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I am confused on dealing with the positive or negative sign when finding the two square roots of a complex number. For example I am solving a similar question to the one here: link

In the answer it is written: $$z^{1/2}=\sqrt{9\left(\cos\frac{\pi}{3}+i\sin \frac{\pi}{3}\right)}$$ Then: $$=\color{red}3\left(\cos\left(2k\pi+\frac{\pi}{3}\right)+i\sin \left(2k\pi+\frac{\pi}{3}\right)\right)^{1/2}$$

Wouldn't $\sqrt{9}$ result in $\pm 3$? Why did he take the positive root only?

I understand that converting a number into polar form and using De Moivre's formula to find the square root would yield this general formula: $$(r(\cos(\theta)+ i \sin(\theta)))^{1/2} = ±\sqrt{r}(\cos(\theta/2) + i \sin(\theta/2))$$ And that is my source of confusion, I can't apperantly see how to deal with the $\pm$ sign. Considering that in the linked answer it was not there from the first place. I would love to be corrected on what I am misunderstanding.

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    $\begingroup$ $\sqrt[n]{x}$ always means the principal $n$th root of $x,$ so $\sqrt{9}=3$ and I disagree with the linked answer's usage of that symbol to mean all the roots of its input. $\quad$ And to summarise Golden Ratio's answer: putting a $\pm$ front of one of the roots (as in your suggested formula) is equivalent to adding a multiple of $\frac{2\pi}2=\pi$ to its argument to create the other root (as in the linked answer). $\endgroup$
    – ryang
    Mar 14, 2023 at 11:33

2 Answers 2

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If you read the full answer, it says the square root is

$$3\left(\cos\left(\frac{6k\pi+\pi}{6}\right)+i\sin \left(\frac{6k\pi+\pi}{6}\right)\right)$$ where $k=0, 1.$

The $k=0$ solution is

$$3\left(\cos\left(\frac{\pi}{6}\right)+i\sin \left(\frac{\pi}{6}\right)\right)$$ and the $k=1$ solution is $$3\left(\cos\left(\frac{7\pi}{6}\right)+i\sin \left(\frac{7\pi}{6}\right)\right).$$

Note that one solution is just the negative of the other.

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  • $\begingroup$ Can you please clarify (and why) whether the answer is 3e^(-5πi/6) or 3e^(7πi/6) or whether they are both correct? Rajpoot writes the answer as 3e^(-5πi/6) but multiplying this with 3e^(πi/6) gives 9e^(-2πi/3) rather than the intended answer. $\endgroup$
    – sevenn0
    Mar 14, 2023 at 10:13
  • $\begingroup$ @sevenn0 They are the same since $e^{7\pi i /6}=e^{-5\pi i /6}\times e^{2\pi i}=e^{-5\pi i /6}\times 1=e^{-5\pi i /6}$ $\endgroup$ Mar 14, 2023 at 10:16
  • $\begingroup$ Thanks for the response. The answer of the original question is required in -π < θ < π, so I assume the correct answer would be to state $e^{-5\pi i /6}$ ? $\endgroup$
    – sevenn0
    Mar 14, 2023 at 10:19
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    $\begingroup$ @sevenn0 That's correct. Of course, without that convention, $e^{-5 \pi i/6 +2\pi i n}$ for any integer $n$ would work. $\endgroup$ Mar 14, 2023 at 10:22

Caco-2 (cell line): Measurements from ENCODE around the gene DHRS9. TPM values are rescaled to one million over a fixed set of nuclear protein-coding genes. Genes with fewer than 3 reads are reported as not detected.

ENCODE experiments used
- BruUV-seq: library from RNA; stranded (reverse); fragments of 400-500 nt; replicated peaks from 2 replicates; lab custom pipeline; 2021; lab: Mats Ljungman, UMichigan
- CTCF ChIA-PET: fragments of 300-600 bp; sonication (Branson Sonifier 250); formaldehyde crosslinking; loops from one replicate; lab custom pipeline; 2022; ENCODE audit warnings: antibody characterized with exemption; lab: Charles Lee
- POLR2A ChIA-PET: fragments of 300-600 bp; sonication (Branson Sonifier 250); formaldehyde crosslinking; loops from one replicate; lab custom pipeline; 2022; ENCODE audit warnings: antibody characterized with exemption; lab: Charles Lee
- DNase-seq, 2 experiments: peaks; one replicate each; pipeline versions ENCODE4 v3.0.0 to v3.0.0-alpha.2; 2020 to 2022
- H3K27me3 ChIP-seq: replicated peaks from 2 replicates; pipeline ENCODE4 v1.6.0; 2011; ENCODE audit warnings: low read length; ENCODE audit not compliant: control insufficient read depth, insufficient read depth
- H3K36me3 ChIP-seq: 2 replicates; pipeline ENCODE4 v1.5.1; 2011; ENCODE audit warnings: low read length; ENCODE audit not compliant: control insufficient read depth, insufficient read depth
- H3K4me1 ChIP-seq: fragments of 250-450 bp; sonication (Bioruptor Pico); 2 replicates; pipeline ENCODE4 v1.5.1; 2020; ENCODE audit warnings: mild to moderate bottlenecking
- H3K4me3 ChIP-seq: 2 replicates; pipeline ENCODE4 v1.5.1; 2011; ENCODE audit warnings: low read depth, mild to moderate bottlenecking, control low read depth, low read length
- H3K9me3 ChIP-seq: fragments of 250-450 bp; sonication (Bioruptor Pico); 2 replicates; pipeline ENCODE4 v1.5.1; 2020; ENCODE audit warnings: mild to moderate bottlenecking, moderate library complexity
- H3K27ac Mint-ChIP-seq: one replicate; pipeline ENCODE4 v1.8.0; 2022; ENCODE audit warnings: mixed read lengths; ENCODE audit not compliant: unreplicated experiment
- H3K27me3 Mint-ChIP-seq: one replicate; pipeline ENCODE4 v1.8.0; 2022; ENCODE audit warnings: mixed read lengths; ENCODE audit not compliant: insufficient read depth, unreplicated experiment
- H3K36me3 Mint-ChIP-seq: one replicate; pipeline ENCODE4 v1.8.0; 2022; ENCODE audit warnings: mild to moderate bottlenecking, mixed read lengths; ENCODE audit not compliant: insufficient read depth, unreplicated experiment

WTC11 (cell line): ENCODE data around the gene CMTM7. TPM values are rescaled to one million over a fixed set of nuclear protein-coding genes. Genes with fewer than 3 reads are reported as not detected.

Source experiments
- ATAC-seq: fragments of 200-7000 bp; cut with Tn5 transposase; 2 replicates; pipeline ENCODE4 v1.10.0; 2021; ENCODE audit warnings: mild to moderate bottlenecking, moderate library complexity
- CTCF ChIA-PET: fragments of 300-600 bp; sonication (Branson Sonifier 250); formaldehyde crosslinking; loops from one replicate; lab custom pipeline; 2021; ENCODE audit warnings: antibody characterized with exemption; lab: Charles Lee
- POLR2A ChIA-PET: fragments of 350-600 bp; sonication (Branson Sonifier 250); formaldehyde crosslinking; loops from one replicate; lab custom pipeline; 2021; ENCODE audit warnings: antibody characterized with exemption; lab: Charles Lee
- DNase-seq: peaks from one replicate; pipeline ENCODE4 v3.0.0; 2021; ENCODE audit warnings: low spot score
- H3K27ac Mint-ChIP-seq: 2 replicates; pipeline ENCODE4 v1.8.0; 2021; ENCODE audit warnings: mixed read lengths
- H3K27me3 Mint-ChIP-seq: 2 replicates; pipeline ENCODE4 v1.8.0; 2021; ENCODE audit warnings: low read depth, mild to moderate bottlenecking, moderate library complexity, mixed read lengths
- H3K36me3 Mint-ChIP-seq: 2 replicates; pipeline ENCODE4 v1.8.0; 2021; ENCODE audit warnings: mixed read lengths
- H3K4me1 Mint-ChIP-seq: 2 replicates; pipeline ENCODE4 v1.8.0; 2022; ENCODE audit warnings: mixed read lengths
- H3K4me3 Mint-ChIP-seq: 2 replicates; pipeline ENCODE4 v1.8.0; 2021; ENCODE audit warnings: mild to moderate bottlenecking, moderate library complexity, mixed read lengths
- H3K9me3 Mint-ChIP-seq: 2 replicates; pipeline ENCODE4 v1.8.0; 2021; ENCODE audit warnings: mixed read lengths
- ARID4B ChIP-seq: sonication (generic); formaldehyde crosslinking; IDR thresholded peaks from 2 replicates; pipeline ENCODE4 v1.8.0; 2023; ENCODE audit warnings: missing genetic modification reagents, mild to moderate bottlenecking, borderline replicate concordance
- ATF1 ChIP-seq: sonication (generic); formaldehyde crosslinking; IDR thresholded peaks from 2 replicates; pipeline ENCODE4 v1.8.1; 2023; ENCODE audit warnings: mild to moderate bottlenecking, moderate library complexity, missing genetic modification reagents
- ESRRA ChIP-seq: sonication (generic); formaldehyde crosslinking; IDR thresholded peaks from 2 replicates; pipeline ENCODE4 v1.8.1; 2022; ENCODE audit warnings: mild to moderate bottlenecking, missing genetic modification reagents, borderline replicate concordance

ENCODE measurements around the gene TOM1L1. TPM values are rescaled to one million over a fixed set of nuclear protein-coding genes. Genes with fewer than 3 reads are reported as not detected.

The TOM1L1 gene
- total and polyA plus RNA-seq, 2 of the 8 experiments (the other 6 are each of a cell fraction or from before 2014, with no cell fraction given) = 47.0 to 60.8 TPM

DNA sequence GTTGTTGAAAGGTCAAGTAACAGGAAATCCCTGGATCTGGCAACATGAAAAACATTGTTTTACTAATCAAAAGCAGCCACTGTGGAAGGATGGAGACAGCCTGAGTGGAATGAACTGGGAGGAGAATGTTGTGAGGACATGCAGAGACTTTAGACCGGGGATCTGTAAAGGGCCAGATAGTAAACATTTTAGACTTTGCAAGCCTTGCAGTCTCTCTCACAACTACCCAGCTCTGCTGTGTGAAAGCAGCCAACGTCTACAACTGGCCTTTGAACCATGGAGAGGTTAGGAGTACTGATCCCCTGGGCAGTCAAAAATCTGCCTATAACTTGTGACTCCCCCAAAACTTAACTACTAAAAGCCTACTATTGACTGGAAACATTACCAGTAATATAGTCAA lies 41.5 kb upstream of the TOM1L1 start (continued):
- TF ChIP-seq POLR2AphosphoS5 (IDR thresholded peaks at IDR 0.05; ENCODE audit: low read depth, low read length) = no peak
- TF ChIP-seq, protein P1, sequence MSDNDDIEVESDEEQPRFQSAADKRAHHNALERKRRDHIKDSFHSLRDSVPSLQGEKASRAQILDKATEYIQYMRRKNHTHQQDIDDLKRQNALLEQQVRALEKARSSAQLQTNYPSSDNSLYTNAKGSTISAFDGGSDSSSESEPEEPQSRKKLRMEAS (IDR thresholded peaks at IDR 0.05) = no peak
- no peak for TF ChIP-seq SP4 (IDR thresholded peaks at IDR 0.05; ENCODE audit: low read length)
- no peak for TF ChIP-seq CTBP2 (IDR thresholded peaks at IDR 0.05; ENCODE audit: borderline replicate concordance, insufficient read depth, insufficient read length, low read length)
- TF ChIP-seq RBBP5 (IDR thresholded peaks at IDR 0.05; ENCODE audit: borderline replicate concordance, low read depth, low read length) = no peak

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    $\begingroup$ Ah, thanks for clarifying that too. I am still new at the topic so that cleared it for me. $\endgroup$
    – sevenn0
    Mar 14, 2023 at 10:31
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In general, assigned a complex number:

$$ z := x + \text{i}\,y $$

with $x,y \in \mathbb{R}$, calculate modulus $\rho \in [0,\infty)$ and phase $\theta \in (-\pi,\pi]$ as follows:

$$ \rho \equiv \sqrt{x^2+y^2}, \quad \quad \quad \theta \equiv \text{atan2}(y,x) $$

the nth roots of $z$ are trivially equal to:

$$ \left(\sqrt[n]{z}\right)_k = \sqrt[n]{\rho}\left(\cos\left(\frac{\theta+2\,k\,\pi}{n}\right)+\text{i}\sin\left(\frac{\theta+2\,k\,\pi}{n}\right)\right) \quad \text{with} \; k=1,2,\dots,n $$

where the signs are taken into account by the sine and cosine functions.

In this case, being:

$$ z := \frac{9\sqrt{3}+9\,\text{i}}{\sqrt{3}-\text{i}} = \frac{9\sqrt{3}+9\,\text{i}}{\sqrt{3}-\text{i}}\,\frac{\sqrt{3}+\text{i}}{\sqrt{3}+\text{i}} = \frac{9}{2} + \frac{9\sqrt{3}}{2}\,\text{i} $$

it follows that:

$$ \rho \equiv \sqrt{\left(\frac{9}{2}\right)^2+\left(\frac{9\sqrt{3}}{2}\right)^2} = 9, \quad \quad \quad \theta \equiv \text{atan2}\left(\frac{9\sqrt{3}}{2},\frac{9}{2}\right) = \frac{\pi}{3} $$

so the 2-th roots of $z$ are:

$$ \left(\sqrt[2]{z}\right)_k = \sqrt[2]{\rho}\left(\cos\left(\frac{\theta+2\,k\,\pi}{2}\right)+\text{i}\sin\left(\frac{\theta+2\,k\,\pi}{2}\right)\right) \quad \text{with} \; k=1,2 $$

i.e.

$$ \left(\sqrt[2]{z}\right)_1 = -\frac{3\sqrt{3}}{2} - \frac{3}{2}\,\text{i}\,, \quad \quad \quad \left(\sqrt[2]{z}\right)_2 = \frac{3\sqrt{3}}{2} + \frac{3}{2}\,\text{i}\,. $$

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  • $\begingroup$ Multiplying the final two answers gives a negative result (while the original equation is positive). Could you please clarify why (or if it is wrong)? $\endgroup$
    – sevenn0
    Mar 14, 2023 at 10:16

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